Southward shift of the northern tropical belt from 1945 to 1980
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Southward shift of the northern tropical belt from 1945 to 1980
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    Nature Geoscience, 8(12), 969-U110.
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  • Description:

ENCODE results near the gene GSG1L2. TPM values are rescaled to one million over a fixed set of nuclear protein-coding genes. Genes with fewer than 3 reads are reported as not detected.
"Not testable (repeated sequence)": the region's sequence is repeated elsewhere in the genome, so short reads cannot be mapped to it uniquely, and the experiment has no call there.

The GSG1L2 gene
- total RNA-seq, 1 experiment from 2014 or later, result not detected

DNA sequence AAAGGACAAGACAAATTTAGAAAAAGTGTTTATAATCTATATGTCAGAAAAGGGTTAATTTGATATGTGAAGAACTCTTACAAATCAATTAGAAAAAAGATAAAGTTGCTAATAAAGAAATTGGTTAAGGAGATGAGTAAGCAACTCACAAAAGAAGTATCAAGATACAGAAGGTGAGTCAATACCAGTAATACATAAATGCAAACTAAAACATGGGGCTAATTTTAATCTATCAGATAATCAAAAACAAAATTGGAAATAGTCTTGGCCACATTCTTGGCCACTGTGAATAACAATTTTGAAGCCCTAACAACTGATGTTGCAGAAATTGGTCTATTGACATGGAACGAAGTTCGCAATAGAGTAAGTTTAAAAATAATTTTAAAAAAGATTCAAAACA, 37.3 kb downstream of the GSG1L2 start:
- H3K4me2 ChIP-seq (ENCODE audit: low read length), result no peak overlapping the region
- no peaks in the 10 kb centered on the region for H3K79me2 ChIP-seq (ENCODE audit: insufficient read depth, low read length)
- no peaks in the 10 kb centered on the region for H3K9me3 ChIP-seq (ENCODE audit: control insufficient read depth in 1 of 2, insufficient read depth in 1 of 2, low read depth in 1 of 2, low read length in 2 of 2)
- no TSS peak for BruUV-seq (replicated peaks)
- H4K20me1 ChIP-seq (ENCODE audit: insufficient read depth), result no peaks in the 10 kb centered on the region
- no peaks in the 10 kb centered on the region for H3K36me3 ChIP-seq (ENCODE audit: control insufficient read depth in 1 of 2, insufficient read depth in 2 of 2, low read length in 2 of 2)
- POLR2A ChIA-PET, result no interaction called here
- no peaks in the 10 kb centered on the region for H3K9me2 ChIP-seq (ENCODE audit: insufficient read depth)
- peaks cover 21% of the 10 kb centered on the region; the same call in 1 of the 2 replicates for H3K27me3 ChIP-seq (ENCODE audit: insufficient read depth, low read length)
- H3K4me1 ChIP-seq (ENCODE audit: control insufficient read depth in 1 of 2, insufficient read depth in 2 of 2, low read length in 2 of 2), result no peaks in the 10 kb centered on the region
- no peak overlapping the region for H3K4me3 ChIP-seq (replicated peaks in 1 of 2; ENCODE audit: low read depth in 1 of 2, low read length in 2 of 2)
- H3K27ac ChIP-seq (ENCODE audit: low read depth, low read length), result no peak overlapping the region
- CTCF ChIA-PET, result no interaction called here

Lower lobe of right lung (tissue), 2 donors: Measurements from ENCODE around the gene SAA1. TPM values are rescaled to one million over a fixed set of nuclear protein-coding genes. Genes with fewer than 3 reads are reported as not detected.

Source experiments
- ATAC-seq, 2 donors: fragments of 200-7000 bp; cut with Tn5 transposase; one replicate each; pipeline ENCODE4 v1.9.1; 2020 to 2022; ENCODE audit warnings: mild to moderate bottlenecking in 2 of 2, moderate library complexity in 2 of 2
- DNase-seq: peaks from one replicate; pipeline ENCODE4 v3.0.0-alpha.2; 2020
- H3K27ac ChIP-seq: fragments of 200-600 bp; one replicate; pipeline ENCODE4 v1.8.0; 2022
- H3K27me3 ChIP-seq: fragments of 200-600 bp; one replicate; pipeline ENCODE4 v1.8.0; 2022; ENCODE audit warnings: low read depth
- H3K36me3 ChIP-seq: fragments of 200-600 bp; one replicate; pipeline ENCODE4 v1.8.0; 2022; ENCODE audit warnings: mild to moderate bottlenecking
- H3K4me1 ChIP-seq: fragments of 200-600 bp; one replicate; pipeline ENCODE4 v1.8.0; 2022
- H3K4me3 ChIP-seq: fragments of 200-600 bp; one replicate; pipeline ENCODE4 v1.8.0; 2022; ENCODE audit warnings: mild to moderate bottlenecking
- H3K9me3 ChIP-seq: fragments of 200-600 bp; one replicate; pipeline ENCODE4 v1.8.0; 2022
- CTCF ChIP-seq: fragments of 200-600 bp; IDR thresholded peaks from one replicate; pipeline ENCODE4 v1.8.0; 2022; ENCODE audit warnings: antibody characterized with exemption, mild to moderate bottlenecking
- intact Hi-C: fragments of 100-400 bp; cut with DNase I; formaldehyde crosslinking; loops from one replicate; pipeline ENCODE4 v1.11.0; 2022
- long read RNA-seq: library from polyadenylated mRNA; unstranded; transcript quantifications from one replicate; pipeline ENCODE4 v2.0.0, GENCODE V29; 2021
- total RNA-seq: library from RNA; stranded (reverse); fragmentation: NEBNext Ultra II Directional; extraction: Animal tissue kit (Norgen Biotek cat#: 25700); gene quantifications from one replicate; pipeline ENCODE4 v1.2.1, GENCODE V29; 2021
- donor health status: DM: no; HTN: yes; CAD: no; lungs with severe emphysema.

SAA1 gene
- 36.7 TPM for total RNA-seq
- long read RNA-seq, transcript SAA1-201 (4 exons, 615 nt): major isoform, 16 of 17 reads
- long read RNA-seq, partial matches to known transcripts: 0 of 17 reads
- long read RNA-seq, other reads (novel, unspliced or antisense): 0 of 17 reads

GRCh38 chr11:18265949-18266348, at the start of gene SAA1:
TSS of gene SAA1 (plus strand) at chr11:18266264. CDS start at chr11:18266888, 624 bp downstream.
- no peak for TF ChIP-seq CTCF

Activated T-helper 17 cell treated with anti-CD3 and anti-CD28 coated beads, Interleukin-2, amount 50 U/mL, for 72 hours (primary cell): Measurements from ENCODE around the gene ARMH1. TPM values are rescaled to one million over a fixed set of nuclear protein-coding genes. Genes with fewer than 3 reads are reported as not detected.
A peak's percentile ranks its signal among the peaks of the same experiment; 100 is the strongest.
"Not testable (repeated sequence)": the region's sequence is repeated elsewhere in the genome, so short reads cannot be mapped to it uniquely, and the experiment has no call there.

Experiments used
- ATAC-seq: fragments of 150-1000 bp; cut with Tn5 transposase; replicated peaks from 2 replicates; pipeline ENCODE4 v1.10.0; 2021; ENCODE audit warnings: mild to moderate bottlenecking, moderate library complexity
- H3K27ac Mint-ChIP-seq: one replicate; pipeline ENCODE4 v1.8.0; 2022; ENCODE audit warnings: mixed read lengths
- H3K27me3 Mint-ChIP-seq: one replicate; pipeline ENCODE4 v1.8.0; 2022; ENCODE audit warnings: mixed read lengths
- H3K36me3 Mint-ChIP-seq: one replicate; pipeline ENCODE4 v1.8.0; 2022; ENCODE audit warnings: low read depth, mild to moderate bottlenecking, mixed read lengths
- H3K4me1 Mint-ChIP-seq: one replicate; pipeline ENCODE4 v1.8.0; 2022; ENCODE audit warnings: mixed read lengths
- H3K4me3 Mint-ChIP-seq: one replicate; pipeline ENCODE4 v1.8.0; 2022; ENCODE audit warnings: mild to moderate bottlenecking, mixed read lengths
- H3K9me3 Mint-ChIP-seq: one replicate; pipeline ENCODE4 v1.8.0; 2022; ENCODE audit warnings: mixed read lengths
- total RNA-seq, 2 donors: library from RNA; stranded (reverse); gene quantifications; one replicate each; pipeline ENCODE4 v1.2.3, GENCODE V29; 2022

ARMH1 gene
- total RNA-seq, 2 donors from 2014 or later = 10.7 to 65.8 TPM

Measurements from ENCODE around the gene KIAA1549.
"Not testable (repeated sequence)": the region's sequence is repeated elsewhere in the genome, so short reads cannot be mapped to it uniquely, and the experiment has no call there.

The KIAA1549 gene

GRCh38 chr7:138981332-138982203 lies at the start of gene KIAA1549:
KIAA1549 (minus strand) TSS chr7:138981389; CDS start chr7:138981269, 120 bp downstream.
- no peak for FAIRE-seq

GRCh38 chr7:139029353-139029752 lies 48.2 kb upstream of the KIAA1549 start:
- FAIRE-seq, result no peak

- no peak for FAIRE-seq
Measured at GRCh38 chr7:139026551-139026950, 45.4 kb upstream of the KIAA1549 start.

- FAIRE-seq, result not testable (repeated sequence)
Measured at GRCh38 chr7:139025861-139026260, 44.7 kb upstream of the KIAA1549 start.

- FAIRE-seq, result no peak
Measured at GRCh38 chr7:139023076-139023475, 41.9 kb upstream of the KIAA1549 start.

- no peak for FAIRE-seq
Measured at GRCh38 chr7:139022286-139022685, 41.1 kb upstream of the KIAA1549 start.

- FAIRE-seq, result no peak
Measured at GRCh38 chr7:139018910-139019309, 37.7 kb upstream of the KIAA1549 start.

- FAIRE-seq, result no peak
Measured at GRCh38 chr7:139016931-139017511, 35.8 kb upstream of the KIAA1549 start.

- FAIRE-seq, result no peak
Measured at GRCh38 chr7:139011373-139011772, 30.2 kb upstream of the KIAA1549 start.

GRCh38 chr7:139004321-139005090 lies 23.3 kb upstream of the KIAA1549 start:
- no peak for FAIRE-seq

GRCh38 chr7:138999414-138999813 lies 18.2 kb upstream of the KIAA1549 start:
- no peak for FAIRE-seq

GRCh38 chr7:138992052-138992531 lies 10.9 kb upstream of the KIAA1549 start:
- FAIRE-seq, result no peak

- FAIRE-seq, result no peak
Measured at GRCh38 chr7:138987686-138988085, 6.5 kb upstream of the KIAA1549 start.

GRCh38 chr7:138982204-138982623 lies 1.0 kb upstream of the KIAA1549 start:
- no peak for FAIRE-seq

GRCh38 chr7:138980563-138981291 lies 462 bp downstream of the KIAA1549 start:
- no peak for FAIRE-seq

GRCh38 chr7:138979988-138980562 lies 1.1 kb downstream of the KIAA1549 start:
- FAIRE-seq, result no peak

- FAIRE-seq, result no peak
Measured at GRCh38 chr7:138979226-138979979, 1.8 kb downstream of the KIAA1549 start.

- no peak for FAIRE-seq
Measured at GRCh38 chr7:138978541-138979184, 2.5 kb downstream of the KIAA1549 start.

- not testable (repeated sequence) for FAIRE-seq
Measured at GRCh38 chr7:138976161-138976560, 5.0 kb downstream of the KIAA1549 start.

Changes in the position and width of the tropical belt are societally and ecologically relevant, because they are associated with shifts of the subtropical dry zones. The tropical belt has widened since about 1980, but little is known about its earlier variability. Here we analyse historical surface and upper-level observations, three global reanalysis data sets, and a reconstruction of total column ozone, to show that the northern tropical edge retracted from 1945 to 1980, while the northern Hadley cell shifted southwards in both summer and winter. We present chemistry-climate model simulations that reproduce the retraction and southward shift. We find that retraction of the tropical belt was largely due to cooling sea-surface temperatures north of the Equator and warming south of the Equator, most prominently over the Atlantic. Substantial hydroclimatic anomalies such as European droughts of the 1940s and 1950s and the Sahel drought of the 1970s were associated with this shift of the Hadley cell. Our results suggest that multidecadal changes in the position of the northern Hadley cell are an important component of climate variability.
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